So what do we say to our children; we who certainly lack perfection; we who become weary; we who are quickly frustrated; we who battle with selfishness; we who never experience days of complete contentment with everything and everyone around us? What do we say to them when we say goodbye for a short time? What do we say when we put them to bed? What do we say when they lie to us? What do we say when they do something wrong, or irresponsible, or irritating, or whatever? What do we say to them when we are bored with them, or tired of them, or do not know what to do with them?
Peggy Noonan, former President Reagan’s speech writer and a contributing editor of the Wall Street Journal, reminded us of a particularly poignant lesson that she learned post 9/11.
Ms. Noonan was awed by the messages emanating from phone calls or left on answering machines for those not at home. These calls and messages came from people about to die, and were sent to their loved ones. Many others had no opportunity to make that “last call, or say those final words. Noonan was struck, however, by the substance of the calls and messages that got through. What she wrote was, “Life was reduced to its essentials. Time was short. People said what counted, what mattered…there is no record of anyone calling to say, ‘I never liked you,’ or, ‘You hurt my feelings.’ Amazingly—or not—there is no record of anyone damning the terrorists or saying ‘I hate them.’ Essentially, the messages were what Noonan entitled her editorial, “I Just Called to Say I Love You.
Her excellent point was that, “Crisis is a great editor. No one said anything unneeded, extraneous or small.
James tells us with fearful precision, “The tongue is a fire; a world of evil among the parts of the body…No man can tame the tongue. It is a restless evil, full of deadly poison. (James 3:6,8) The tongue can do inestimable damage. Coupled with the amazing recall of the mind, words spoken years before can be remembered over and over, and in some cases, never forgotten. Have we considered who it is that are the recipients of our words? As parents we have responsibility for immortal beings, our children. When considered in its full context this is an amazing thought, too difficult to fully comprehend. Nevertheless, it is true.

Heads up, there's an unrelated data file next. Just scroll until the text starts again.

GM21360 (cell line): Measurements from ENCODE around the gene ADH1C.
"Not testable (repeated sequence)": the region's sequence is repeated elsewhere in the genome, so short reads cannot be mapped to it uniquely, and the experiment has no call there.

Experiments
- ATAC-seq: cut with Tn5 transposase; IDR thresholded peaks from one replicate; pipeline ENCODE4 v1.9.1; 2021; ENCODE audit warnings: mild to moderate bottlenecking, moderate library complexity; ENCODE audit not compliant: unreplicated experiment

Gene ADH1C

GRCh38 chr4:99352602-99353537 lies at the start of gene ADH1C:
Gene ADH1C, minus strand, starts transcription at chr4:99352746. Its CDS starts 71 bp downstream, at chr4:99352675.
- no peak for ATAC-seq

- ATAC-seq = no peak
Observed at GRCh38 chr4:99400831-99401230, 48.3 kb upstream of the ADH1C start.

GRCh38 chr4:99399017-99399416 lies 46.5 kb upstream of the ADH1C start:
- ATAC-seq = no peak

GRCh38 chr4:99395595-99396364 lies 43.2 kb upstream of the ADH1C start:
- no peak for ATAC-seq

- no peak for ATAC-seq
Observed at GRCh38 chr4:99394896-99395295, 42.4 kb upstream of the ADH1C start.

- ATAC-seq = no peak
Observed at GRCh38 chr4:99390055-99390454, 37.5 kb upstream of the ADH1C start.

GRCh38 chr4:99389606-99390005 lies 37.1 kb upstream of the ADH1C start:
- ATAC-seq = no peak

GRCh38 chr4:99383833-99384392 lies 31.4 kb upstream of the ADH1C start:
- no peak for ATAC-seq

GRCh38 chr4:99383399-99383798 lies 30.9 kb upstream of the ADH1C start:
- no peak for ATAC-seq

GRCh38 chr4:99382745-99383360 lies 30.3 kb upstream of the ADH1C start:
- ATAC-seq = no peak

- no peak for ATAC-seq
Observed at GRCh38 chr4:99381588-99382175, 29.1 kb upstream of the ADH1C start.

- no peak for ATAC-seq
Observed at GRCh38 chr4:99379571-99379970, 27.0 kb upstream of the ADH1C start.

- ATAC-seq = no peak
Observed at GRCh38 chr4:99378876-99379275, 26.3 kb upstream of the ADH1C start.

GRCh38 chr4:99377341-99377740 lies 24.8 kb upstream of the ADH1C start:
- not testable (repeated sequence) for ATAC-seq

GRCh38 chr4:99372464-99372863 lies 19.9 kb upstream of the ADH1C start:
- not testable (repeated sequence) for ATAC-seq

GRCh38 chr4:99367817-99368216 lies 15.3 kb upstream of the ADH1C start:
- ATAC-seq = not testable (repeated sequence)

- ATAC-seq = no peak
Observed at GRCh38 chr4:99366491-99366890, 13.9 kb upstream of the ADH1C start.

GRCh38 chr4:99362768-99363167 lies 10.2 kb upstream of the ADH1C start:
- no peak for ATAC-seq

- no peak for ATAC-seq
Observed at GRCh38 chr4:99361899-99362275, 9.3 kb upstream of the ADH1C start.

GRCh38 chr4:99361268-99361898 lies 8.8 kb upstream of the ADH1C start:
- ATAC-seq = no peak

What we say to our children must convince them of our love and care for them! It must set an example for them of what they say to one another, to others, and back to us. It is a great responsibility, is it not? Are we really up to the task? I am convinced that it begins with our having an awe of God. Something must seriously get our attention, and nothing does it better than being awed with the God who is, and who is our God! Second, is the view we have of ourselves, a sinner saved by grace. We are not perfect, even when redeemed. We will sin. And we will sin in our parenting. Third, is the view we have of our children, immortal beings for whom we are stewards; stewards who will have to give account for our parenting of them. Finally, we must consider the promises which God gives to parents concerning the upbringing of their children.
Your words to your children must be timely and consistent. Timeliness and consistency requires discipline. Weariness, without the energy from the Holy Spirit to fortify you, is a sure killer of discipline. Children should learn not to interrupt, but they must be heard and listened to with some timeliness. Patience must be taught, but we all know that patience comes only with maturity, so we must not push their patience beyond their years.
What we say to our children must be consistent with the principle that our “yes means “yes, and our “no means “no! When that is not the case, children will quickly understand that your “no does not always mean “no. Then they will figure out how to change your “no to “yes. Crying, whining, temper tantrums, ignoring you, are all methods that children rapidly learn to get their way. If that works for them consistently, they will soon be uncontrollable. When parents do that, they are not expressing love to their child. Rather, giving your child whatever he or she selfishly wants, but does not need, expresses hate.
The Bible promises in Proverbs, “Raise up a child in the way he should go, and when he is old he will not depart from it. ( Proverbs 22:6) Charles Swindoll once wrote that this speaks to a parent who through careful and prayerful observation figures out the particular “bent of their child; that is, his or her calling, God-given gifts and abilities, to pursue a specific vocation in life. Then the parent encourages that calling and “bent, consistent with the principles of godliness, to the end that when that child is old, he or she will not depart from it. What you say to your child should be an encouragement to live a godly life consistent with how God has made him or her. Do not seek to live out your life and calling through your child, if that is not his or her “bent.
Finally, what you say to your child should not bring you any regret if either you or your child will possibly stand before God in heaven that day. None of us knows “that day. Consequently, we must always keep before our eyes that possibility. What you say is important, vitally important. Words have meaning, and they leave their mark. Speak words that count for eternity in their lives in a good and godly way. Stand in awe of God and remember His compassion. When you fail, go to Him again. He never fails to restore those who consistently seek Him.
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